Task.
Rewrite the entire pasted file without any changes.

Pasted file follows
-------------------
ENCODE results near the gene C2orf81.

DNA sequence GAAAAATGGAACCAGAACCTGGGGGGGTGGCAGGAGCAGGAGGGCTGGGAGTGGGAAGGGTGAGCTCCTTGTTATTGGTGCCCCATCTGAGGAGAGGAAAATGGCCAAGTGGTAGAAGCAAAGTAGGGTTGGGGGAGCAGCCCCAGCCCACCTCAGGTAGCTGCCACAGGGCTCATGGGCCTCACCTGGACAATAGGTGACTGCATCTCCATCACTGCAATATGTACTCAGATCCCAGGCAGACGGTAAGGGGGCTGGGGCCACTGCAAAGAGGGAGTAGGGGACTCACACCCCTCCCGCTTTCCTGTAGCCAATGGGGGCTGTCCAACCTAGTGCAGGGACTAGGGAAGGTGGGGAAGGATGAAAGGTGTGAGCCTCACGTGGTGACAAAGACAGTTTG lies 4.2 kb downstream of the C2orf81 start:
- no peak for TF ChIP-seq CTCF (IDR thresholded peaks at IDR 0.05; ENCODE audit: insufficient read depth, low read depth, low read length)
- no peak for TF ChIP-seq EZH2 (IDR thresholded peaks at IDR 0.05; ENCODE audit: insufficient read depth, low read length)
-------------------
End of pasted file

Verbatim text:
ENCODE results near the gene C2orf81.

DNA sequence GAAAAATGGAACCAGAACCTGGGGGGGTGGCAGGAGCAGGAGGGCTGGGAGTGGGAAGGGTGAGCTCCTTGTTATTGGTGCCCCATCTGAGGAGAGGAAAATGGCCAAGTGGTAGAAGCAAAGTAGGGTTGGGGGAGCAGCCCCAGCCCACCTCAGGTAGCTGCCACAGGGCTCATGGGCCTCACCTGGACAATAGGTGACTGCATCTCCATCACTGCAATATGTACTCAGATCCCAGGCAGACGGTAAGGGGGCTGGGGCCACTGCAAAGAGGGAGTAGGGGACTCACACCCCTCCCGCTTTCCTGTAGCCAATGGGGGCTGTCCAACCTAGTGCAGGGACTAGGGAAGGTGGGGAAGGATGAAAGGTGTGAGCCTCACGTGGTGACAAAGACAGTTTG lies 4.2 kb downstream of the C2orf81 start:
- no peak for TF ChIP-seq CTCF (IDR thresholded peaks at IDR 0.05; ENCODE audit: insufficient read depth, low read depth, low read length)
- no peak for TF ChIP-seq EZH2 (IDR thresholded peaks at IDR 0.05; ENCODE audit: insufficient read depth, low read length)